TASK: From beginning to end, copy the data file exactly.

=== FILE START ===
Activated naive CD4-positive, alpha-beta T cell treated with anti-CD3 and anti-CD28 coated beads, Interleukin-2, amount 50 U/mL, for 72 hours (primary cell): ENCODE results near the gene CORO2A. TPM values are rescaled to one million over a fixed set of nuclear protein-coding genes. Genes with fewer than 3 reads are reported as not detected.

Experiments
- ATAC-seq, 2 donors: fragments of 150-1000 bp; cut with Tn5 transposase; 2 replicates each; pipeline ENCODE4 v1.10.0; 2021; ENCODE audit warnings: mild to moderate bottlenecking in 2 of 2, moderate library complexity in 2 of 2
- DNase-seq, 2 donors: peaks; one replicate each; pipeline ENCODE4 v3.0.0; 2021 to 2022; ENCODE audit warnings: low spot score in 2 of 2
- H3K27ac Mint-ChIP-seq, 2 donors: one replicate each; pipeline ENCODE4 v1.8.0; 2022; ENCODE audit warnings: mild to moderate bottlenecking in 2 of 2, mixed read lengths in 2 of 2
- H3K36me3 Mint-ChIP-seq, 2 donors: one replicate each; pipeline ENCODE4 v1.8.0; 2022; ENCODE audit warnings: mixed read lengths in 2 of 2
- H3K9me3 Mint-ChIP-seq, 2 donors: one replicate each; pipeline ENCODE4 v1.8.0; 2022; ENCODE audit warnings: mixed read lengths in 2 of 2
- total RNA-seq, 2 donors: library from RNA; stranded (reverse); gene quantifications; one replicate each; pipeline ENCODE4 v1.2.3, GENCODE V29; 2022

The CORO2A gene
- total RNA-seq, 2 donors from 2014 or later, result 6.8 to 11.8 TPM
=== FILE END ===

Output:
Activated naive CD4-positive, alpha-beta T cell treated with anti-CD3 and anti-CD28 coated beads, Interleukin-2, amount 50 U/mL, for 72 hours (primary cell): ENCODE results near the gene CORO2A. TPM values are rescaled to one million over a fixed set of nuclear protein-coding genes. Genes with fewer than 3 reads are reported as not detected.

Experiments
- ATAC-seq, 2 donors: fragments of 150-1000 bp; cut with Tn5 transposase; 2 replicates each; pipeline ENCODE4 v1.10.0; 2021; ENCODE audit warnings: mild to moderate bottlenecking in 2 of 2, moderate library complexity in 2 of 2
- DNase-seq, 2 donors: peaks; one replicate each; pipeline ENCODE4 v3.0.0; 2021 to 2022; ENCODE audit warnings: low spot score in 2 of 2
- H3K27ac Mint-ChIP-seq, 2 donors: one replicate each; pipeline ENCODE4 v1.8.0; 2022; ENCODE audit warnings: mild to moderate bottlenecking in 2 of 2, mixed read lengths in 2 of 2
- H3K36me3 Mint-ChIP-seq, 2 donors: one replicate each; pipeline ENCODE4 v1.8.0; 2022; ENCODE audit warnings: mixed read lengths in 2 of 2
- H3K9me3 Mint-ChIP-seq, 2 donors: one replicate each; pipeline ENCODE4 v1.8.0; 2022; ENCODE audit warnings: mixed read lengths in 2 of 2
- total RNA-seq, 2 donors: library from RNA; stranded (reverse); gene quantifications; one replicate each; pipeline ENCODE4 v1.2.3, GENCODE V29; 2022

The CORO2A gene
- total RNA-seq, 2 donors from 2014 or later, result 6.8 to 11.8 TPM